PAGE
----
Capt. Joseph McConnell
Top jet ace in Korea, USAF F-86 Sabre pilot
By Stephen Sherman, March, 2000. Updated June 25, 2011.
McConnell was one of those who had wanted to fly from childhood. In World War Two, he applied for pilot training, but was designated a navigator, and flew many combat missions over Europe in B-24's, as a navigator.
In February, 1948, he received his pilot's wings from the U.S. Air Force, and applied for service in Korea when the war broke out. At age 28, he was considered too old to be a jet fighter pilot.
But with persistence, 'Mac' finally got an assignment to the 39th FIS, 51st FIW in August, 1952. The 39th Squadron had a proud history, having flown P-39s and P-38s in WW2. For the rest of that year, he flew combat missions, but never bagged a MiG. Like many of the Sabre jet jockeys, he chafed at the restrictions forbidding them from crossing the Yalu River.
But once he 'got on the scoreboard' on January 14, 1953, his results mounted quickly. Within a month, he was an ace.
On April 12, 1953, he shot down his eighth MiG, but was shot down himself.
During that engagement a Soviet MiG-15 pilot, Semen
Alexeievich Fedorets (913rd IAP, 32nd IAD), had scored his fifth
victory against another Sabre pilot, killing 1st Lt. Robert Niemann.
Fedorets spotted McConnell's Sabre, who was chasing another MiG. The
Russian pilot smartly managed to put himself on the Sabre's tail,
slightly below. Thus, when McConnell's wingman told him to break, he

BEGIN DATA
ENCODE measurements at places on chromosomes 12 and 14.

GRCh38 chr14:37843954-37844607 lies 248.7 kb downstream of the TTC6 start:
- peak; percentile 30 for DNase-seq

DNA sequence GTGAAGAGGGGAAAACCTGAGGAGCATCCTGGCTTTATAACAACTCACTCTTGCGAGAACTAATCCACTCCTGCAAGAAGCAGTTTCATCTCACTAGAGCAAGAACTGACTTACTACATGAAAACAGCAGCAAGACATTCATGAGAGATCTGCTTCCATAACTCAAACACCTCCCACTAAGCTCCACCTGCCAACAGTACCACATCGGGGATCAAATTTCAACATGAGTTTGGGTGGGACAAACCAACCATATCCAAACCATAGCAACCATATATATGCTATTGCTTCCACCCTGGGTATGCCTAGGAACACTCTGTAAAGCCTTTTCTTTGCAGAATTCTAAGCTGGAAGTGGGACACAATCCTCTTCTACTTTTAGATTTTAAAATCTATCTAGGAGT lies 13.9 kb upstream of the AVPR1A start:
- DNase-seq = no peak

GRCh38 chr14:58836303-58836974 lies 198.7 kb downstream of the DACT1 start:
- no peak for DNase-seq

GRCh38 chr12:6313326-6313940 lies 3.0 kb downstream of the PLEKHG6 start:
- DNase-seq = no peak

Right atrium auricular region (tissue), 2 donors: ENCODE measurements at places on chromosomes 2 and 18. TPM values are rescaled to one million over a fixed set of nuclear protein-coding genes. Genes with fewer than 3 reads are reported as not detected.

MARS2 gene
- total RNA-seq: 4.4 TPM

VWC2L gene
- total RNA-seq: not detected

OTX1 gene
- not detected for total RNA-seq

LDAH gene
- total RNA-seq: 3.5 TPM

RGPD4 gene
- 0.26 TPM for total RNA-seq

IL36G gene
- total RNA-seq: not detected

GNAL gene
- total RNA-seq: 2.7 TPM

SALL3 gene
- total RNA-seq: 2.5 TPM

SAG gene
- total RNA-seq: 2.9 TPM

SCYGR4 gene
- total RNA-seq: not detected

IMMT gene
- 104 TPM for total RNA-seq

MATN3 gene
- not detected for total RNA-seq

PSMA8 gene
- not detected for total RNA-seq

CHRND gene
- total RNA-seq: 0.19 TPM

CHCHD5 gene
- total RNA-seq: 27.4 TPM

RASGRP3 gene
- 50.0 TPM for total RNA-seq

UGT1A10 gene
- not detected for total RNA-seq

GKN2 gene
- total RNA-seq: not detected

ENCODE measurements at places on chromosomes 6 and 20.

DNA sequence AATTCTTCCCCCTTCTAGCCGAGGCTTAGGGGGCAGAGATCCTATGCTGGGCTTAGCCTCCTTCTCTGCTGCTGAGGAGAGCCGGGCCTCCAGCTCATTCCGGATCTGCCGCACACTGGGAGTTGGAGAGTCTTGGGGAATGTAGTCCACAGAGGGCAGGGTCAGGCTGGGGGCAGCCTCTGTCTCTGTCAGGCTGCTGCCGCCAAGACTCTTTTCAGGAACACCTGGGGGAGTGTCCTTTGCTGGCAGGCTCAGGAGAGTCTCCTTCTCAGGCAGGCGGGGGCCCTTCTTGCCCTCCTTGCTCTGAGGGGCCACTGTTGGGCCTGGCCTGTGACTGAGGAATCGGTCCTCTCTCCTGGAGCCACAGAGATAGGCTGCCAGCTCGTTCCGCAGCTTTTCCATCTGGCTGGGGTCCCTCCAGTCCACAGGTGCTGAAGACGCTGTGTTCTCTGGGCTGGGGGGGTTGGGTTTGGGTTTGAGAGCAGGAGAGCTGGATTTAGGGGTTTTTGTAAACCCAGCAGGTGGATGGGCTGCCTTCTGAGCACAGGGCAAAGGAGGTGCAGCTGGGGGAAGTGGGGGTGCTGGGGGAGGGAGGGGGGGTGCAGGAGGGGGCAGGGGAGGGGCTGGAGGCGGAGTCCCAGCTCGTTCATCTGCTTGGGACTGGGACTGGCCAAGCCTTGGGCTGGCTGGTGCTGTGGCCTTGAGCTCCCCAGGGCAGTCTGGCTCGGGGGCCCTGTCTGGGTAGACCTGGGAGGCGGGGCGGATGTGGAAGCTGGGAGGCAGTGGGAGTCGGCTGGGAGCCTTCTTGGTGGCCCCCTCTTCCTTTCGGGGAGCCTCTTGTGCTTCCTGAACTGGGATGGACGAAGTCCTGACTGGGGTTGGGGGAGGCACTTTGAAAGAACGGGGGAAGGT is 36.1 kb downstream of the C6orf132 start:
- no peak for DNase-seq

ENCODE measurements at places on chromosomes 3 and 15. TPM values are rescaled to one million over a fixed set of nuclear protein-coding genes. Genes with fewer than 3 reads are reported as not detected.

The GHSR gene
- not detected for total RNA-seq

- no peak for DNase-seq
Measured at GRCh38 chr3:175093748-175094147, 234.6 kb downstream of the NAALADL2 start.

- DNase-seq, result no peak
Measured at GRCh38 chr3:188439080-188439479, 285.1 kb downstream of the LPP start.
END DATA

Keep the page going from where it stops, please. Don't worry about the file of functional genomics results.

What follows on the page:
couldn't see Fedorets, who was 'on his six'. Seconds later, Fedorets'
lethal burst smashed into McConnell's F-86. Using all his expertise,
and despite the damage caused by Fedorets, McConnell forced his Sabre
into a high-G barrel roll, causing Fedorets to overtake him. Turning
the tables, McConnell fired his 50-caliber machine guns into Fedorets'
MiG, forcing him to eject. Mac's own plane was smoking, had lost half
its power, and its radio, but McConnell could still control the
His opponent described the fight thus:
"My #3 and #4, Aleksandrov and Shorin, lost track of me during my sharp maneuvers, but my wingman V. Yefremov stayed with me. When I was closing to the Sabre I heard Yefremov saying 'A flight of Sabres behind.' He radioed such info and he went away to the left, leaving me alone without cover. As soon as I stopped looking through the gunsight and I turned my head, a short burst struck my cockpit from the right and above.
"I sharply broke to the right underneath the Sabre, getting out of the line of fire. The Sabre went forward, and ended up in front of me at my right. The American pilot turned his head, he saw me and engaged flaps, with the intent to slow down, to let me pass forward and to riddle me at short range. I realized his maneuver, and sharply broke left, while firing a burst at the Sabre without aiming. The burst struck the base of the right wing, close to the fuselage. A huge hole, about one square meter, appeared in the Sabre's wing of the Sabre. It broke to the right and fell downwards. That was my second enemy aircraft destroyed in that combat."
Fedorets was right in one thing: McConnell's Sabre was mortally wounded. But what Fedorets didn't know then was that, even with his F-86F badly shot-up, McConnell still could perform a barrel-roll which put him at 6 o'clock of the now unaware Fedorets. And then he took revenge for his defeat.
"As soon as I got my plane out of the attack, from below I was hit by a machine gun burst. I sharply pushed the stick, and tried to disengage. The cockpit filled of smoke and kerosene, the instrument panel was destroyed, and finally the new couple of Sabres [Fedorets did not know then that it was the same Sabre piloted by McConnell that he had knocked out before.] broke any control. Using the trimmer I leveled the plane, and decided to bail out. With a tremendous effort I was able to eject the canopy, and successfully bailed out of my damaged plane at 11,000 meters of altitude."